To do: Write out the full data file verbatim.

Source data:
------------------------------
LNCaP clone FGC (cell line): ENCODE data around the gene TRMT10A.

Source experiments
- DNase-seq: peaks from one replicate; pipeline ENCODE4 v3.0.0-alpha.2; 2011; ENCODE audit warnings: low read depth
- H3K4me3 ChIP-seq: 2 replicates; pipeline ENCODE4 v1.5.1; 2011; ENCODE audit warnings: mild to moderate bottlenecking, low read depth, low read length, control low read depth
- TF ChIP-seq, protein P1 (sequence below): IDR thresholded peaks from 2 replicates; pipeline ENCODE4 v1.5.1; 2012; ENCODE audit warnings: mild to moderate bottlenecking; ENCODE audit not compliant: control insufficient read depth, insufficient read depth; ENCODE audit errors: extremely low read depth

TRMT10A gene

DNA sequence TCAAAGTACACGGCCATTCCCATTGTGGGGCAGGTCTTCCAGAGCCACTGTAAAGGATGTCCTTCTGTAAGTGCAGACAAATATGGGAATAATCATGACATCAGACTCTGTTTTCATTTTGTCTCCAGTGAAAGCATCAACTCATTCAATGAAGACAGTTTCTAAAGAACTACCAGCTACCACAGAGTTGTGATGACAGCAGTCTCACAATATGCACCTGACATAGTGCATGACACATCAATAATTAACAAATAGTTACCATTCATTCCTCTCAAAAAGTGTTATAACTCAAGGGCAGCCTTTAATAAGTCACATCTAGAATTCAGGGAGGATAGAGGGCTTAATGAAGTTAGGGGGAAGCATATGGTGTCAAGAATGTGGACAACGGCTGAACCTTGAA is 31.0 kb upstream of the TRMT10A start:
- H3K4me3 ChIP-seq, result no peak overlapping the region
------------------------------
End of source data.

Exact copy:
LNCaP clone FGC (cell line): ENCODE data around the gene TRMT10A.

Source experiments
- DNase-seq: peaks from one replicate; pipeline ENCODE4 v3.0.0-alpha.2; 2011; ENCODE audit warnings: low read depth
- H3K4me3 ChIP-seq: 2 replicates; pipeline ENCODE4 v1.5.1; 2011; ENCODE audit warnings: mild to moderate bottlenecking, low read depth, low read length, control low read depth
- TF ChIP-seq, protein P1 (sequence below): IDR thresholded peaks from 2 replicates; pipeline ENCODE4 v1.5.1; 2012; ENCODE audit warnings: mild to moderate bottlenecking; ENCODE audit not compliant: control insufficient read depth, insufficient read depth; ENCODE audit errors: extremely low read depth

TRMT10A gene

DNA sequence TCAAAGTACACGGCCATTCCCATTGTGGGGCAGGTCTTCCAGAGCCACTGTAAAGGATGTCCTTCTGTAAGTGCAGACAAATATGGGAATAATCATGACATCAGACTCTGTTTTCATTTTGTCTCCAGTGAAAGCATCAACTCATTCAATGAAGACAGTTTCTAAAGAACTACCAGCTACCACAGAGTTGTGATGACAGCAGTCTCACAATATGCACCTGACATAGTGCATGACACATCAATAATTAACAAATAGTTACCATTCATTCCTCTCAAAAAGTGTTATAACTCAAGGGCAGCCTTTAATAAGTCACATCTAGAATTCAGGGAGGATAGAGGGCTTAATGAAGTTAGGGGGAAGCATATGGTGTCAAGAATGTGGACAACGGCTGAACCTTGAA is 31.0 kb upstream of the TRMT10A start:
- H3K4me3 ChIP-seq, result no peak overlapping the region